Can't sleep, so thought I might do some work getting a better backup system built for our machines. I really like rdiff-backup so far, it's got the "rewind to any time" functionality I'd like, along with reasonable query features and fairly simple operation, so this:
rdiff-backup --exclude-if-present .svn --exclude-if-present .bzr --exclude-if-present CVS
pretty much does what I'd want, save that I'd actually want there to be "placeholders" for each of those excluded files (i.e. the svn info, CVS info, bzr info), maybe with some logic such that e.g. changed/un-checked-in files would be backed up. Might also want some way to exclude huge files (I sometimes dump big (temporary) data-files into my home directory), or better, don't exclude, just allow for removing single files from the archive permanently.
I'm considering whether it would be worth it to write a script that generates include files where just the .svn/.bzr/CVS directories are included (just at the top level for CVS/SVN), so that you could enter the directory, do an "svn up" and have the project restored. Thing is, since our projects are generally virtualenv'd, with scripts creating the virtualenvs (and those containing potentially lots of binary installations of packages), the source-code-controlled-directory exclusion doesn't actually reduce the backup sizes much.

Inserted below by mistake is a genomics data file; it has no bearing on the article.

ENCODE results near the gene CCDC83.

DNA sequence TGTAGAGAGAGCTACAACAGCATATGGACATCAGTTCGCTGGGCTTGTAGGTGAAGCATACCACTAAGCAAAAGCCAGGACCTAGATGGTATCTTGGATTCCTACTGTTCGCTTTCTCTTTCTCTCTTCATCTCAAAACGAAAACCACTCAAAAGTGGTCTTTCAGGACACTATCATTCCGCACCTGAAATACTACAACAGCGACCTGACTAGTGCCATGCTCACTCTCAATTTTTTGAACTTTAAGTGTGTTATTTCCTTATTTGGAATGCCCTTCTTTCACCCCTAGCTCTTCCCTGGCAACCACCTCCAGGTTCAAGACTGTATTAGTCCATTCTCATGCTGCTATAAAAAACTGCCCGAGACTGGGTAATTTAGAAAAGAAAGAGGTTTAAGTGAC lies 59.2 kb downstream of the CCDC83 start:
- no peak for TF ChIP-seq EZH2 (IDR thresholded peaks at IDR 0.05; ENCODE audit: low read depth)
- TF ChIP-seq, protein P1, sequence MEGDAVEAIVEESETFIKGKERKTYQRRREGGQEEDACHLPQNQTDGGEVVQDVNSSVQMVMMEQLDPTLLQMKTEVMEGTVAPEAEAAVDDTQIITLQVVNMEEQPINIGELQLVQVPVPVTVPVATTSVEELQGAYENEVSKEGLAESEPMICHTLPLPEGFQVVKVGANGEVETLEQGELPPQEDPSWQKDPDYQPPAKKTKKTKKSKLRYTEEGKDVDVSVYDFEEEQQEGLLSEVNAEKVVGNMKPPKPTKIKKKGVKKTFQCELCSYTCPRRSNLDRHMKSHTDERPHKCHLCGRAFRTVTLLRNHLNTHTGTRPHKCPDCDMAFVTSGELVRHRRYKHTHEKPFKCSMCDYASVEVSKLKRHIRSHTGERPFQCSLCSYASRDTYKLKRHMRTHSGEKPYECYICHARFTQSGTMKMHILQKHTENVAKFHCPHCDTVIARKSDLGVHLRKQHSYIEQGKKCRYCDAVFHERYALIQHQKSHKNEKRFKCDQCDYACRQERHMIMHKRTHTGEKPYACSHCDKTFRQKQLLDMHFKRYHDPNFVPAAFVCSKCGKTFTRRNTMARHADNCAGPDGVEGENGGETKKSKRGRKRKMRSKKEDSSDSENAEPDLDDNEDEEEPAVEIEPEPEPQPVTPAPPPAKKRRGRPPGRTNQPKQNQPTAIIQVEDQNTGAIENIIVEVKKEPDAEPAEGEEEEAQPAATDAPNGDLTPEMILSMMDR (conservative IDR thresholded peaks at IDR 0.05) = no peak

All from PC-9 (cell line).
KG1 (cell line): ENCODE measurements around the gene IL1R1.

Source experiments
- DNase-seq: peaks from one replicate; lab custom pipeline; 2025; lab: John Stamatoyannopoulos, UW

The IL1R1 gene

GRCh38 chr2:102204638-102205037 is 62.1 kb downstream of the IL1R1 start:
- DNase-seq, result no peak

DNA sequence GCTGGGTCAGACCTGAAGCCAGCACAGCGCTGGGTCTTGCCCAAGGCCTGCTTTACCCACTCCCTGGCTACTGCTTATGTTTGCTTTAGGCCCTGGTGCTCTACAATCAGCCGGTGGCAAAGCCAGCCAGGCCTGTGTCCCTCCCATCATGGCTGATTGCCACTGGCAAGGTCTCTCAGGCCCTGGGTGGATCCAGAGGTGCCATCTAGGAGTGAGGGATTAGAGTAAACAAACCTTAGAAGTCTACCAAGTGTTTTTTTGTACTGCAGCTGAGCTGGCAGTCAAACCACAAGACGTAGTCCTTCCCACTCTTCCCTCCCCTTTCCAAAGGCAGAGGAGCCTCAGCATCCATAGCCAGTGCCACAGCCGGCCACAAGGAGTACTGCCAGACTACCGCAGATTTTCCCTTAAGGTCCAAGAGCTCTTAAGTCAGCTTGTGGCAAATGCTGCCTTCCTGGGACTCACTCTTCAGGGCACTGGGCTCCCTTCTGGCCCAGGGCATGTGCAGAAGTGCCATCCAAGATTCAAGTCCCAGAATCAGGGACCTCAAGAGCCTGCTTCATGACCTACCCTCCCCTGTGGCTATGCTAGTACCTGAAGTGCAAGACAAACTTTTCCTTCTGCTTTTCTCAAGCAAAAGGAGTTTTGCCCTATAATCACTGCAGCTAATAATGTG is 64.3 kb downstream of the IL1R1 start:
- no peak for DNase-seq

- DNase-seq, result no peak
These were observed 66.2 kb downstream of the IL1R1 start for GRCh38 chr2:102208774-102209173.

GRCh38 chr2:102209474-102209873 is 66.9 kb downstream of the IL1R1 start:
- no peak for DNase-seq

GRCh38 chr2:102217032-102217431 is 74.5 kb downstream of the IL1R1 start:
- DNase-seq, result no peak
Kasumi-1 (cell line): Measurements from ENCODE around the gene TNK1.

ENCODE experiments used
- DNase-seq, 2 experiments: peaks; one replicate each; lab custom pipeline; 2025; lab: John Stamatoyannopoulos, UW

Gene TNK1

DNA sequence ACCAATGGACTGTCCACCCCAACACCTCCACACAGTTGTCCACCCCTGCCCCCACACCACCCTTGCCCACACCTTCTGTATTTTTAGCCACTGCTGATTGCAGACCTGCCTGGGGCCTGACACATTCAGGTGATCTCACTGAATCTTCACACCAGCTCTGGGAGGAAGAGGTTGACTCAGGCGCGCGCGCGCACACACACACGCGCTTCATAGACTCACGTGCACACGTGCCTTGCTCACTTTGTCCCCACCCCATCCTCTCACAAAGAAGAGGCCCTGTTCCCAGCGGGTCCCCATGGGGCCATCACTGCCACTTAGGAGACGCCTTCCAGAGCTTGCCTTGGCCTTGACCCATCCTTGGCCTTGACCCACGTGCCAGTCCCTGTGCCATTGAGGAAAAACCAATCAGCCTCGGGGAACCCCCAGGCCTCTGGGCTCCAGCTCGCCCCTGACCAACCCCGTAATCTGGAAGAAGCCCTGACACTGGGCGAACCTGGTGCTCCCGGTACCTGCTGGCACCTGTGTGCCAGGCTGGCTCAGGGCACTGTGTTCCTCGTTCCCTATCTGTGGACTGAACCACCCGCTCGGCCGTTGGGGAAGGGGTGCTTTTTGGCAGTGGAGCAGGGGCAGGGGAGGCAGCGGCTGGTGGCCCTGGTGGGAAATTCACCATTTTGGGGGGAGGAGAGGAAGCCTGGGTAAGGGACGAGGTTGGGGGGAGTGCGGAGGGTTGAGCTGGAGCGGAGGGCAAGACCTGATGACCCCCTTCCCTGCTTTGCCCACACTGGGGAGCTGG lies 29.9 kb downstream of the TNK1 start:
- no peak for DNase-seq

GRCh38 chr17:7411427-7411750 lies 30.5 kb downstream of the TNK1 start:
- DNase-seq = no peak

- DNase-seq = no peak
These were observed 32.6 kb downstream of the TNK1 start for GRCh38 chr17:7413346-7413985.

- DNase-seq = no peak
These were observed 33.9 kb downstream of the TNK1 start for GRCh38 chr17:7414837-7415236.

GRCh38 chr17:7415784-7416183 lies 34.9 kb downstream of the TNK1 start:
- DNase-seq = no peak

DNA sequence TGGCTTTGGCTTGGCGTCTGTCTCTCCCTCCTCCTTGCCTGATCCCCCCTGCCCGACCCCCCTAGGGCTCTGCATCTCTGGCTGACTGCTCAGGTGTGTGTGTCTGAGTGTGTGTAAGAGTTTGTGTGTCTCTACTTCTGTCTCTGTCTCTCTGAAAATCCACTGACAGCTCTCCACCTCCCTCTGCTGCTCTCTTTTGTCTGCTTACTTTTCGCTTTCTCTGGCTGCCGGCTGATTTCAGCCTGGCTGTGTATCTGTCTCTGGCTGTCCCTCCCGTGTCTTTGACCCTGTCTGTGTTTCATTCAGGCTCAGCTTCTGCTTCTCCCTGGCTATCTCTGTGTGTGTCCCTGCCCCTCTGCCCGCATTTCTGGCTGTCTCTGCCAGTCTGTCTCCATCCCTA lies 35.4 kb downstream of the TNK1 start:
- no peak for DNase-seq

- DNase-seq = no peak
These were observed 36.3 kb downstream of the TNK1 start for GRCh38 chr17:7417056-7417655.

So maybe I need some sort of GUI that hooks into an rdiff-backup with the ability to choose/exclude files, patterns and the like. Would be nice to have built-in support for e.g. Thunderbird/Firefox profiles as well. I suppose if I'm going to do that "right" I should likely make it some sort of Konqueror/Kipi/Dolphin plug-in, so you can right click and say "add to backup" and "exclude from backup" along with seeing the presence of previous versions (on the configured backup server) if you enable that, or even be able to browse the folder at an earlier date. I suppose it should also be capable of dealing with other backup systems too.
I gather this is loosely what OS-X does? I know it has a feature called "Time Warp", though I haven't actually seen it in action. Seems like it would be useful, lot of work though. Luckily I find describing projects I don't even *begin* to have the time to start working on a great way to shut down my brain and get to sleep.